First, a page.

Everyone knows divorces can be contested or uncontested.
If husband and wife are in agreement that they want to be divorced, is it uncontested? Not unless they can agree on 100% of the issues.
The mere fact that you agree on getting a divorce doesn't make your divorce uncontested. If you do not agree on everything from property division to child support to alimony and attorneys fees to visitation and parenting time, you do not qualify for an uncontested divorce.
In layman's terms, it's better to think of an uncontested divorce as a “quickie divorce.” You both want to dispense with the ordinary formalities of litigation and rush into a divorce.
Uncontested divorces work best for recently married and no or low asset and debt couples. If you have a lot of assets, debt or tax liabilities, an uncontested divorce may indeed be quick but it may leave you unprotected.
What if you only disagree on one or two issues? Good question. In that case, you still do not qualify for an uncontested divorce because you have to work out those issues and it may take hours, days, weeks or months to agree on a single issue.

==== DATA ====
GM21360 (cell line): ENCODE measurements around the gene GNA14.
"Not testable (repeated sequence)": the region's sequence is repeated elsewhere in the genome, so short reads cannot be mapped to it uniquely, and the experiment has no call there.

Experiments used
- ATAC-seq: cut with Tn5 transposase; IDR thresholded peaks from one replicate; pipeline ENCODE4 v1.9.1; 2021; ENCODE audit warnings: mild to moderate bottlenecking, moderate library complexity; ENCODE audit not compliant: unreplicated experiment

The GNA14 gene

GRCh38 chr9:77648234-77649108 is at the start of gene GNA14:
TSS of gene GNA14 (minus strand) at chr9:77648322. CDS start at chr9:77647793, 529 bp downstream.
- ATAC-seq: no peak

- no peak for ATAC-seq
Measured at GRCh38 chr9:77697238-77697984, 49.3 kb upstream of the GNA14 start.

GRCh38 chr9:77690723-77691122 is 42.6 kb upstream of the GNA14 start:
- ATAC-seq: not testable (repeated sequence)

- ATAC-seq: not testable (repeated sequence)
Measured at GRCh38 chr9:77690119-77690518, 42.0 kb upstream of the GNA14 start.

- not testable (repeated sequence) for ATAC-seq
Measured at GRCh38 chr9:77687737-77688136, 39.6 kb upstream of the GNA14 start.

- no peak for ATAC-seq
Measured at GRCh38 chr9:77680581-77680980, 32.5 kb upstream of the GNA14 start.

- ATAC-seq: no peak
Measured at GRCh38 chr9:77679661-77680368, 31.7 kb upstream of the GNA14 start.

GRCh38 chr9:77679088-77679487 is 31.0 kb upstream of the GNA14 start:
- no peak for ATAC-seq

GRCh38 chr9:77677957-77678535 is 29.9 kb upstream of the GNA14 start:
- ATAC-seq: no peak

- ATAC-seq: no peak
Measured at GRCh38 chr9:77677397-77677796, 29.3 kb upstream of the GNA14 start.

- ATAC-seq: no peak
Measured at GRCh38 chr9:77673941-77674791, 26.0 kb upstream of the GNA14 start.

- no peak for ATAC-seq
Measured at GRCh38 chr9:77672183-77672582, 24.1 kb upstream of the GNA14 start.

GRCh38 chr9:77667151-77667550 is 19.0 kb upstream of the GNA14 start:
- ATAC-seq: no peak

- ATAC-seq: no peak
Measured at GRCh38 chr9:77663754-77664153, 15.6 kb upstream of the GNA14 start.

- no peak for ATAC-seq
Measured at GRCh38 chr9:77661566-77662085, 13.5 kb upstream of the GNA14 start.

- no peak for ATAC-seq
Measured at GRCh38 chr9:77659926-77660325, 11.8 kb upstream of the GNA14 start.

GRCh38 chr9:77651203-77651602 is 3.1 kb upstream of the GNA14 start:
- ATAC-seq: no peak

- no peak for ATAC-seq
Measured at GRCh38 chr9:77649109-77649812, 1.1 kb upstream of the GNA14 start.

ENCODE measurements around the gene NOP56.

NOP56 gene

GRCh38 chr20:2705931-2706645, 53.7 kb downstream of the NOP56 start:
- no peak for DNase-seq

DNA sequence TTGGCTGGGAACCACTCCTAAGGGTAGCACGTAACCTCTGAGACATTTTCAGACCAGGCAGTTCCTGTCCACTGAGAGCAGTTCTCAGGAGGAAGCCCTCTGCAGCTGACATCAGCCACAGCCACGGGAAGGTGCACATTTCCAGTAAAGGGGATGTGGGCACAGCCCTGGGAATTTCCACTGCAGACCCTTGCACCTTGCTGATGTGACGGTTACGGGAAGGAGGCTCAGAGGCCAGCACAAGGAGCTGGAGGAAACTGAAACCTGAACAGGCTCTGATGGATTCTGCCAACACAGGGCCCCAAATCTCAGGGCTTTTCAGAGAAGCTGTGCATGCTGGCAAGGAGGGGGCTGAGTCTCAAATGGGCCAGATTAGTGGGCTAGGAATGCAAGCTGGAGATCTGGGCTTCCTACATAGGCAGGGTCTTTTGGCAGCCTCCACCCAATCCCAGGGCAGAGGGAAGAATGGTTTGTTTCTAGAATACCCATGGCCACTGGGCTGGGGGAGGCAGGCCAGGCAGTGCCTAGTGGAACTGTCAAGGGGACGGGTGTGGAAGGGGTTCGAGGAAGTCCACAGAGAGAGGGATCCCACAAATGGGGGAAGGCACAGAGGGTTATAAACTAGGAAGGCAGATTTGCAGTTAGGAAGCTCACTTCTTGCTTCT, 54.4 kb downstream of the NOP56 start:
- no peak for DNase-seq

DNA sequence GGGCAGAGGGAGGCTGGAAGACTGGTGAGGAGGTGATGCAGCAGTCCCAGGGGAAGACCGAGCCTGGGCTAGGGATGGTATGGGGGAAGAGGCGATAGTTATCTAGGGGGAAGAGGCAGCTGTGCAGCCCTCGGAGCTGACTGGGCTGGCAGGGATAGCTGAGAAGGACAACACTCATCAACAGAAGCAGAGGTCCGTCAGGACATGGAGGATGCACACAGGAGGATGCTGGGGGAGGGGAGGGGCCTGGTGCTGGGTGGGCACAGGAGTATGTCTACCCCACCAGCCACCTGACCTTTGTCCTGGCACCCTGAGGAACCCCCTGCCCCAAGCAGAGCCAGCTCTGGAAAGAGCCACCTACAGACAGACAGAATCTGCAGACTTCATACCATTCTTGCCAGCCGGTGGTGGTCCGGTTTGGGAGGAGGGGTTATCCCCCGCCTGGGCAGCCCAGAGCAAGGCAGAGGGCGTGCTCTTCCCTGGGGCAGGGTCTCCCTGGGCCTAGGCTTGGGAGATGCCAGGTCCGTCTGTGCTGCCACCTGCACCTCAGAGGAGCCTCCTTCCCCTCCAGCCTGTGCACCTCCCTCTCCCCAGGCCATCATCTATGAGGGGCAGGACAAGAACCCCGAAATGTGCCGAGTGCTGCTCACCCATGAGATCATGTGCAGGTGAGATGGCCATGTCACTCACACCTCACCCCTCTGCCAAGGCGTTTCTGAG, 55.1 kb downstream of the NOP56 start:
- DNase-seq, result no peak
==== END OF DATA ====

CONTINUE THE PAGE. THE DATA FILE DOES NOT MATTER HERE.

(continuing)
No lawyer can afford to work with you toward a resolution of any issues in a divorce without charging you for his or her time, which is why they put limits on the number of changes they will make to an uncontested settlement agreement before it is considered contested.
And a “quickie divorce” is exactly that: you don't get any investigation, analysis, tips, planning or advice on what assets and debts you should be seeking a division of, confirmation that you are not overlooking any assets or discussion and strategies for reducing the risk of future tax or other liabilities arising after the divorce is finalized.
So before you ask for an uncontested divorce, think about whether you want to bypass all formalities and go the quickie route or whether you want something more than that.
For more information, join the discussion at the Georgia Divorce Network.